A QUESTION OF MUNSEEZ…
‘My uncle’s motto was ’’Always leave them wanting more.”
Lovely guy, terrible anaesthetist!’
After an unexpectedly ‘bloody marvellous’ night’s sleep I slide the window open to take the above photo, gasping as the freezing air rushes in. Another beautiful morning in Bordeaux - we are expecting 19 degrees centigrade later this afternoon as I leave the hospital. I shall enjoy it but realise it is a false Spring - météo predicts snow next week, despite the huge numbers of cranes flying overhead.
Shout it from the rooftops - I can have a shower. Enormous hurrah as the smell of my hair is beginning to make me squirm.
It’s certainly not the easiest thing to undertake but it leaves me more than relieved in three ways. For the lack of acrid sourness that was permeating my general vicinity, the relief to feel clean and that I can actually do it myself unaided.
I was hoping to be able to start the post with ‘bingo!’ too, but it seems the bowels are still too sluggish. Maybe TMI yet again?
The well oiled machine continues. Dr Gangnet’s secretary arrives with a bundle of documents: prescriptions for a melange of tablets, legal paperwork, a prescription for another support belt, something to tell the authorities I’m signed off work until 11th June, another to ensure a nurse comes in every other day, yet another for an X-ray to be done a couple of days before the post op visit to the surgeon and more besides… you name it, it’s there. Everything done with a big smile and a ‘ Je vous en pris’ , ‘You’re welcome’.
Exercises and walking done, I collapse onto the bed exhausted.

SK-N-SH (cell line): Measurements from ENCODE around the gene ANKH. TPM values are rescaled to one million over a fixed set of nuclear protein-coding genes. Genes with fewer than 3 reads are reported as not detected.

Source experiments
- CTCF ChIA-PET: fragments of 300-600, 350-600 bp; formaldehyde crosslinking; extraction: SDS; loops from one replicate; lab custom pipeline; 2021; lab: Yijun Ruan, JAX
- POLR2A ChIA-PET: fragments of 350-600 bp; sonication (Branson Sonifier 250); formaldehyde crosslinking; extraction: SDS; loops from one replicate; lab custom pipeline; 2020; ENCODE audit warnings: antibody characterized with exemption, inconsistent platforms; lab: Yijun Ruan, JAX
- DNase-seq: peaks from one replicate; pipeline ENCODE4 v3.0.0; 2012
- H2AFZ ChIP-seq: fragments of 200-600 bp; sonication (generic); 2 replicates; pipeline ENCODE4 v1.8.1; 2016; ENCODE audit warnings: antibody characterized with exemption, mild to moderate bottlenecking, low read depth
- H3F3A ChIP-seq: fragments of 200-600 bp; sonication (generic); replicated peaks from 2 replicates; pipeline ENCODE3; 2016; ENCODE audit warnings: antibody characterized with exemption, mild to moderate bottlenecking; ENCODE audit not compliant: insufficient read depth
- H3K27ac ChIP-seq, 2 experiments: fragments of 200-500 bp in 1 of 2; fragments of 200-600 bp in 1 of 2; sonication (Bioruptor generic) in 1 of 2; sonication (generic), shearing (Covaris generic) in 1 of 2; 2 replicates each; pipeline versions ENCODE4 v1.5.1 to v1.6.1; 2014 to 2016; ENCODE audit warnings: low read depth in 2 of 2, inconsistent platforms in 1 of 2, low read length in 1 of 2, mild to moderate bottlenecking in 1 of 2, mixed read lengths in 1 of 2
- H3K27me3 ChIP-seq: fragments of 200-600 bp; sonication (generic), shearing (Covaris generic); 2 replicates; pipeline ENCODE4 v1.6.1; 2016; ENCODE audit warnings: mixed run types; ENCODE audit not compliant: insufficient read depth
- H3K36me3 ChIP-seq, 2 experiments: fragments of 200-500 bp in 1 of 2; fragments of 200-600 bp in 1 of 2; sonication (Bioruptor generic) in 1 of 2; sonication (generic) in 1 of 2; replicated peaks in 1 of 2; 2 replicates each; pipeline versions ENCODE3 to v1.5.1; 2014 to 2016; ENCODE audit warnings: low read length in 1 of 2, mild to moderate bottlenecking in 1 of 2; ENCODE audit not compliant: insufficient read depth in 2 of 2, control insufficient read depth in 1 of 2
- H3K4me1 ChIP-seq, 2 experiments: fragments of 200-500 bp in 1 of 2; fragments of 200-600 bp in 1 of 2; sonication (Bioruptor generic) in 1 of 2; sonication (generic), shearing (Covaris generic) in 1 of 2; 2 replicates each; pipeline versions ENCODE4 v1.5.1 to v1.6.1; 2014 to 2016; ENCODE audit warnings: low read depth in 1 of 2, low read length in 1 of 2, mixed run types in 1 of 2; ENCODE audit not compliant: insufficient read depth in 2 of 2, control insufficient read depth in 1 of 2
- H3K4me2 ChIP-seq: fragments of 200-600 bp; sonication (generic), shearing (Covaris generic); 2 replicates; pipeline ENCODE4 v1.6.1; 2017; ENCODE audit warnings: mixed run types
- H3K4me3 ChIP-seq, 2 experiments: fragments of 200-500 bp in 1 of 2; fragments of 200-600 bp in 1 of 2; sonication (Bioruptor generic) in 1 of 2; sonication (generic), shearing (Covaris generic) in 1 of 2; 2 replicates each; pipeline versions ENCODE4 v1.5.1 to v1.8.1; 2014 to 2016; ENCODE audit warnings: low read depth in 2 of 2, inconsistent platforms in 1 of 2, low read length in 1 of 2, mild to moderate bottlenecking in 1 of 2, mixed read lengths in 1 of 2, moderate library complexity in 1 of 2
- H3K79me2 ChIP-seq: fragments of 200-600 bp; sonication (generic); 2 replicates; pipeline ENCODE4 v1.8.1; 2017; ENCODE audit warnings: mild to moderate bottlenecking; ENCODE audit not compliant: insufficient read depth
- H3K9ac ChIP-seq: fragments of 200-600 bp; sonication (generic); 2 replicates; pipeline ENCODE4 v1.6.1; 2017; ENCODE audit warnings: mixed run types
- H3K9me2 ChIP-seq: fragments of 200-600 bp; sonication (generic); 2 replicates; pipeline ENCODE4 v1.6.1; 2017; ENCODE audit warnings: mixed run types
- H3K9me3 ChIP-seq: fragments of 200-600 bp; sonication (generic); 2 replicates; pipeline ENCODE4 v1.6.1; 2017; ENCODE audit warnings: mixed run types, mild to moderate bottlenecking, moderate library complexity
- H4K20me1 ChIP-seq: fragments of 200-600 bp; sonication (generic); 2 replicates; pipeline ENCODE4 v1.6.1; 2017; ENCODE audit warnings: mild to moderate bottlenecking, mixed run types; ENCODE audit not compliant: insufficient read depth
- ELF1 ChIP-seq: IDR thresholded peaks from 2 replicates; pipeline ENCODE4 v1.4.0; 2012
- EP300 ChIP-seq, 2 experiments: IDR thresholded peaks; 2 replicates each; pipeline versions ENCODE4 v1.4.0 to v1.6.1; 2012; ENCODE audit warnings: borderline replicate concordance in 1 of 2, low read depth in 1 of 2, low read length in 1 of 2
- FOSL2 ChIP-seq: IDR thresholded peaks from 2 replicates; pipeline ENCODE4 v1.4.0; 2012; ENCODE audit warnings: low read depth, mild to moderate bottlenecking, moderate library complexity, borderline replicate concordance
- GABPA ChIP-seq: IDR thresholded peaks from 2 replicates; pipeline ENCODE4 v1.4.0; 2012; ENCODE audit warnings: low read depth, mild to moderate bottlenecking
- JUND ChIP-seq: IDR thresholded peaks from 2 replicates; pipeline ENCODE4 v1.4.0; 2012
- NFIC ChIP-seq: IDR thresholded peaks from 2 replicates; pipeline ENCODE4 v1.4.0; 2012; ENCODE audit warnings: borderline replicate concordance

The lovely physio then immediately arrives to see me here for the last time, so I log roll off the bed again. As we walk, he tells me they are very pleased with the results but gives me the general warnings about unusual pain levels, fever, infection, and swelling. Bones bleed. Of course they do, but until a few days ago, I had never realised or even thought about that.
Great care needs to be taken for two ‘munseez’.
My brain searches for what he means. But then the penny drops and I realise he means ‘months’. It makes me smile every time he says it as he insists on speaking in English, ‘to practice’. I’m to be careful for a full twelve munseez until they know it’s all worked or not. No work for four munseez and no gardening at all for however munseez Dr Gangnet tells me.
‘Impeccable!’ declares the nurse as she changes my dressing for the last time before I leave. I confess it looks pretty good to me too.
As I telephone the ‘district nurse‘ (infirmière à domicile) she confirms she will be with me at 18h00 this evening to administer my daily anti-phlebitis injection. While I’m calling her Dr Gangnet arrives. All is in order and I’m good to go.
Thanking him and the entire team too, I almost catch a crack in his steely demeanour. Nearly a smile, though not quite. Surgeons are a different breed.
I will see him in two months. For now, it’s time to move forwards into a new chapter. A back in the future.